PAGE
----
Reply
  28. Katrina Phillips

    Here is the thing I think people kinda get all askew with regards to Carly… See, when I hear about Carly, when I read her book and understood her story, when people ask if I have heard of her, or even when I mention her to other people – the message there is never to say “See, my child will be JUST like her.” or “See, YOUR child will be JUST like her.” That is not the point at all. The point, in regards to giving people hope, is to make sure people don’t immediately *assume* that their children are cognitively delayed ONLY on the premise that they do not have expressive speech. Or, at a minimum, not to *assume* that there is no *receptive* language, only because there is no expressive language.

    This happened to Carly for YEARS, this happened to Tito Mukhopadhyay, Temple Grandin, Amy Sequenzia, and many others. Christ, when Jacob Barnett was 3 his preschool teacher told his mom to give up and not bother teaching Jacob the alphabet (insisted on it, actually) because he would clearly never have any hope of reading. And that kid turned out to be a prodigy.

    ***NOW, here is where it is important to not skew my meaning here – NO, I am not claiming that all children who are non verbal have prodigious gifts. But jeez, imagine if his parents had just given up on him because of how “he appeared” at a very young age to be capable of learning anything. (Yes, just finished his mom’s book, this is what they were told). Imagine if Carly had never forced her way onto her therapist’s laptop and typed those 2 words. Imagine.

    Obviously people are going to view everything they are told through the lens of their own experiences and personal circumstances. From my experience, I tend to go with the notion of always assuming that everyone’s kids, not just my own, are *at a minimum* capable of receptive language (understanding words), whether they have demonstrable spoken language, or ever appear to be paying attention or “present” in the moment. (And for the record, yes, I have 2 sons on the spectrum, they were both very speech delayed. My 5 year old still cannot speak, and my 4 year old can speak.. but it is mostly echolalic and scripted. It is functional, if not quite “right” for his age.) Does that mean that all of these children actually DO have receptive language and unimpaired cognitive function? No. Of course not. But Carly is a great reminder to never forget to assume that maybe, just maybe they DO have words and thought and ideas just simmering and stewing, waiting for the day when they will find a suitable form of alternative communication that will allow them to come to the surface and surprise the crap out of everyone.

    I do not view Carly as a yardstick to measure my children against – something to aim for and assume will happen. I view Carly as a someone who spent 10 years of her life bursting at the seams to get her words out – as a reminder that all our nonverbal kids could be enduring this same frustration – and regardless of anything else about our children and their delays – we should all try anything freakin thing we can think of (typing, pecs, sign language, whatever) for, well forever, really… just in case. It doesn’t’ matter if they turn out to be intellectually challenged or prodigous geniuses, all that matters is that they may have something to say.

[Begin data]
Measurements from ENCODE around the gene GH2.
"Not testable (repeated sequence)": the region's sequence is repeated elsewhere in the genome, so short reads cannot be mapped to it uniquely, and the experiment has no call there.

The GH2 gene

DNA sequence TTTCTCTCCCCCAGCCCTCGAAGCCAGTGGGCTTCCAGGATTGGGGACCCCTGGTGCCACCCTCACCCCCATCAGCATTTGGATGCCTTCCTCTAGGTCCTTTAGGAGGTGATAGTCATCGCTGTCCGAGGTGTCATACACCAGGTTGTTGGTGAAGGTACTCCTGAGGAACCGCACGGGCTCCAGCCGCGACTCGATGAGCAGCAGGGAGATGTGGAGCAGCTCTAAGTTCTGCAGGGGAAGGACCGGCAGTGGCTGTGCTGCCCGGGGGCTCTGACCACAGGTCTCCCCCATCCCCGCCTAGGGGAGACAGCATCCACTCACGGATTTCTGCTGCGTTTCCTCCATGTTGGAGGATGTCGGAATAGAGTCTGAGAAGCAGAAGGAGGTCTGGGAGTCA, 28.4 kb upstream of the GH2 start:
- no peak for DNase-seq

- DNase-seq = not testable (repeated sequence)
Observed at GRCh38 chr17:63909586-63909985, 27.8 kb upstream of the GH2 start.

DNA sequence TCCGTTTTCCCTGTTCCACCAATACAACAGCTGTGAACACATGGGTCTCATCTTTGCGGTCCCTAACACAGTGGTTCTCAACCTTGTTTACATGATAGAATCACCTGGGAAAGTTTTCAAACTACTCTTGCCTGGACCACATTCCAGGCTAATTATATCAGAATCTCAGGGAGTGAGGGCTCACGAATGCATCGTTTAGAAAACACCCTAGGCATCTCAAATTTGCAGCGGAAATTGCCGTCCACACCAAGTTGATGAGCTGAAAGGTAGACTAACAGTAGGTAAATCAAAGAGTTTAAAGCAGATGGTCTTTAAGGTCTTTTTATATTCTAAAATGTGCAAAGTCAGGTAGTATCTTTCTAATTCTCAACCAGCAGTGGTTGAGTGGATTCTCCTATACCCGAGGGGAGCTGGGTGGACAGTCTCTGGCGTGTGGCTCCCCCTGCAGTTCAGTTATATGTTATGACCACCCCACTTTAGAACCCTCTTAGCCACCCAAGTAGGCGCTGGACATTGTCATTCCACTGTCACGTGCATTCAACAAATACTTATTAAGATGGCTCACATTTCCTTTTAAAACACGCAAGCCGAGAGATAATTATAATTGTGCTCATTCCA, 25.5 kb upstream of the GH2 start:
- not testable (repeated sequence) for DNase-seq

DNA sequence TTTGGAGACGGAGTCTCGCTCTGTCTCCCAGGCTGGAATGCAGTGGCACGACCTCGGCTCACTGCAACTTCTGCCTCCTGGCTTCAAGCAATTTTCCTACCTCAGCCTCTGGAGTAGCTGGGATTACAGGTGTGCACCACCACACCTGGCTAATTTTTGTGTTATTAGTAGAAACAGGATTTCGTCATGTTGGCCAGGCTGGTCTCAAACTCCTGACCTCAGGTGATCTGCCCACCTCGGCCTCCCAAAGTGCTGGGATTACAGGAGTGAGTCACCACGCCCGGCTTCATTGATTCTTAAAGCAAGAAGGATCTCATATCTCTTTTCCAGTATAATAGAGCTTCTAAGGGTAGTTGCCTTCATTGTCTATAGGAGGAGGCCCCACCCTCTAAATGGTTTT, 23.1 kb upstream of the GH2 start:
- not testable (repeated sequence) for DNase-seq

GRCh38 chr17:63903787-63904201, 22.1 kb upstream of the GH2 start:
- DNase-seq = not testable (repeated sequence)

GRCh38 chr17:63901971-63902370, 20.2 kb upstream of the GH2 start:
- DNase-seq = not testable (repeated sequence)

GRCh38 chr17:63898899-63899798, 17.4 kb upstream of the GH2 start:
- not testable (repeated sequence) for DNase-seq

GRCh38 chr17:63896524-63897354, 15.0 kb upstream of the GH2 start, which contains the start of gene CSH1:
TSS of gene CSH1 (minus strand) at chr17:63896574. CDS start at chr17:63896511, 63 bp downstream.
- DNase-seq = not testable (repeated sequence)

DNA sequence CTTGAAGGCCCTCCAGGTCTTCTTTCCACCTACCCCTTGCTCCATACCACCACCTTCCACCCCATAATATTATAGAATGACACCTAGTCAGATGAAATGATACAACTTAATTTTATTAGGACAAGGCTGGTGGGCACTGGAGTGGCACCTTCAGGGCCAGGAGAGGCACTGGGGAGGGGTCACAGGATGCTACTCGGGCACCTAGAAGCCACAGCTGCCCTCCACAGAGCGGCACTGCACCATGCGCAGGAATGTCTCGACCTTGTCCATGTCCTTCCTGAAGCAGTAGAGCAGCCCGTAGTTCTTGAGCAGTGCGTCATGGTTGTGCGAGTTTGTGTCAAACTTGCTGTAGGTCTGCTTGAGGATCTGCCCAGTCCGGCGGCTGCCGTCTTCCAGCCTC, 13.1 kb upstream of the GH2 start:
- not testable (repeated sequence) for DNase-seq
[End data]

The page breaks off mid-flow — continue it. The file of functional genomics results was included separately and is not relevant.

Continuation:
Thank you Carly and family for always reminding me of that.

    Reply
  29. Pingback: Macro Lenses: Nitpicking in the Autism Community | Flappiness Is…Flappiness Is…

  30. On another autism example, I was recently “Sparked”. The author of “Spark’ was on the radio today with her genius son (15 and university grad). He was diagnosed with autism at 2. And the mother realized that with all the therapies, he was missing play, so she took him out to give him play experiences. The problem is that people hear or read about this and assume that’s all it takes. If it were true, most of our children would be geniuses.

    Reply
    • Katrina Phillips

      I was wondering when someone would bring up Jacob Barnett.

      I get that people get tired of unsolicited advice, or having stories about other people forwarded to them repeatedly. I do.

      BUT, here is my take on all that. Even though I know Carly Fleischman’s and Jacob Barnett’s stories well (read their books, watched their videos, follow their social media), if someone forwards me a “Hey, have you seen this girl? Or have you seen this boy?” and, of course, I already know more about those 2 individuals than the people forwarding me this information do – I choose to look at it as a good thing. Because, even if I am well aware of the two of them already, and the fact that they are individual human beings who are not necessarily carbon copies of my own children on the Spectrum, it provides me at least some relief that *other* people have, at a minimum, gotten it through there heads that there are *possibilities* available for my children, that being Autistic is not the goddamned end of the world. It’s the same when I am forwarded an idea I have already thought of, an article I long ago read, a meme I’ve seen 1000 times. I don’t’ get annoyed by it so much as just go, well, cool – at least now *they* have that information too and are making an attempt to educate themselves. And that’s a good thing I think. To me, anyways.

      As far as well-meaning folks jumping to conclusions that our kids will turn out “just like” these kids “if only…”. Well. You might remind them what the real lessons to be had from their stories are, and what the most important and relevant points are to all of us. (Or, at least these are what *I* think are the important things for people to know, not just parents.)

      1. No means of expressive speech (such as Carly Fleischman) does not mean you do not have an active mind with thoughts and ideas that need expression.

      2. An outward appearance of very bad behavior (again, Carly) does not mean that you cannot conceive of right and wrong, it could just mean you literally have uncontrollable impulses, and poor physical control over some of the stuff you do.

      3. An educational “expert’s” professional opinion that you are not capable of learning and that teaching you reading or anything else would be a waste of time (what Jacob Barnett’s mom was told when he was all of 3) is not always on the mark.

      4. A child that seems “tuned out” and in his “own world” (Jacob Barnett) is not always wasting time with “nothing going on in there.” Sometimes he is figuring stuff out, it may even be stuff you cannot understand.

      If people want to imagine a fantasy world where my children turn out like those 2 – well, that’s ok with me. I imagine we all have fantasy worlds to some degree for out NT children where they turn out to be Brittney Griner, LeBron James, an astronaut, the president, etc…. Presume competence, right? 🙂

      Reply
  31. Pingback: The Autism talk with Friends. | Kateri Wang

  32. Thank you so much for visiting my blog, and introducing me to yours. And thank you for blogging about Carly. She is one amazing girl. I have worked with severely autistic children for years and well before I heard about Carly I always said there is so much more going on in their heads than we give them credit for. I have seen it behind the eyes of non-verbal autistic children. I hope Carly’s story gives many parents hope. Thank you again for posting 🙂

    Reply